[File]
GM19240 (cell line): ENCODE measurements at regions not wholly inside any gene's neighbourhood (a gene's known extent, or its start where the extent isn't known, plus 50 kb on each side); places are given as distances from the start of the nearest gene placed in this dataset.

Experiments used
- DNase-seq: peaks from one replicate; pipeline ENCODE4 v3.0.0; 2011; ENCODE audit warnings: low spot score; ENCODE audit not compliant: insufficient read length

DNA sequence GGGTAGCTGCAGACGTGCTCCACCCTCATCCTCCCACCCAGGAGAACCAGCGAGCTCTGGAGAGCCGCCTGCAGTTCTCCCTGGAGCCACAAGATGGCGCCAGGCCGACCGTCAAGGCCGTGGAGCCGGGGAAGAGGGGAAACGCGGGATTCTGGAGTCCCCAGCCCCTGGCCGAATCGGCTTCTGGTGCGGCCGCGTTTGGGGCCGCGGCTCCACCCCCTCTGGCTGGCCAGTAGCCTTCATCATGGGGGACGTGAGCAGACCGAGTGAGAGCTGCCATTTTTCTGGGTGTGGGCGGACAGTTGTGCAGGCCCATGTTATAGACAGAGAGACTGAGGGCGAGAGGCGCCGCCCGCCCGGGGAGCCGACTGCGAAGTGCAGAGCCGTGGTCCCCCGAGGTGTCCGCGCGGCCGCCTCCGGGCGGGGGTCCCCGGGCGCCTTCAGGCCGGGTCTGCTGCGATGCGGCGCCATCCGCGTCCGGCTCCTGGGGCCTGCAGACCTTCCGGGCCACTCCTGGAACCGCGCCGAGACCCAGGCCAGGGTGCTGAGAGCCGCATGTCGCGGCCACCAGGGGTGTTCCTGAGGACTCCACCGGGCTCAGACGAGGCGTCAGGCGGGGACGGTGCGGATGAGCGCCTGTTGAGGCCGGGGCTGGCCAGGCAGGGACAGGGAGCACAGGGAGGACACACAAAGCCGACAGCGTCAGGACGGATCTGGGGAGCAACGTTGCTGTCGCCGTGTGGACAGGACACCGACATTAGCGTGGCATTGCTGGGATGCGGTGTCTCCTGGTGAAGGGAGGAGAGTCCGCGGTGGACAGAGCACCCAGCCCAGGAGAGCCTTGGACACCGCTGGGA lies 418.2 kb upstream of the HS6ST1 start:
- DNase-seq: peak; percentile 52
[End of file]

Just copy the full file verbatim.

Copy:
GM19240 (cell line): ENCODE measurements at regions not wholly inside any gene's neighbourhood (a gene's known extent, or its start where the extent isn't known, plus 50 kb on each side); places are given as distances from the start of the nearest gene placed in this dataset.

Experiments used
- DNase-seq: peaks from one replicate; pipeline ENCODE4 v3.0.0; 2011; ENCODE audit warnings: low spot score; ENCODE audit not compliant: insufficient read length

DNA sequence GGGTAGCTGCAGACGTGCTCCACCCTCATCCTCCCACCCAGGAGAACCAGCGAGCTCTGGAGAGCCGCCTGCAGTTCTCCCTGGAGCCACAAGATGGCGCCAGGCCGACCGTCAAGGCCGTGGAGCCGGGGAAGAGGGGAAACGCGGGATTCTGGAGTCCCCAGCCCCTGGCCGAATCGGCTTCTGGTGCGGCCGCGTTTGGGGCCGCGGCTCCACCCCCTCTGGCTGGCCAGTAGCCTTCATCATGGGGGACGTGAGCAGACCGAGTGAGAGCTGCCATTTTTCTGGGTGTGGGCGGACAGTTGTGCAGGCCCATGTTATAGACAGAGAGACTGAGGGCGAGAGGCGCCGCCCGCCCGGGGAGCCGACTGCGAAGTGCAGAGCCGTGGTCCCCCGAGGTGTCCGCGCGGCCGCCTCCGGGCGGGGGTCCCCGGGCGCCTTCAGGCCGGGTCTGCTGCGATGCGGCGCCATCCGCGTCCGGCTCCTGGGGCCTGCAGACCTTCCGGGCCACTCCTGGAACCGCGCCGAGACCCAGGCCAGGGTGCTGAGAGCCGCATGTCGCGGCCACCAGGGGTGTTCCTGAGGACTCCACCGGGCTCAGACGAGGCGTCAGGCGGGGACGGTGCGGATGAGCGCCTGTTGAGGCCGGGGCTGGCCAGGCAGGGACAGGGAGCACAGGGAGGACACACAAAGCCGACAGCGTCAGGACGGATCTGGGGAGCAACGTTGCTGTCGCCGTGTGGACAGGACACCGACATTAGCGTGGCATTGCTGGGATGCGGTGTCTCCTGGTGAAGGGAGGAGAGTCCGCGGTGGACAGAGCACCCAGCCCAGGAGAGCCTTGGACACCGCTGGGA lies 418.2 kb upstream of the HS6ST1 start:
- DNase-seq: peak; percentile 52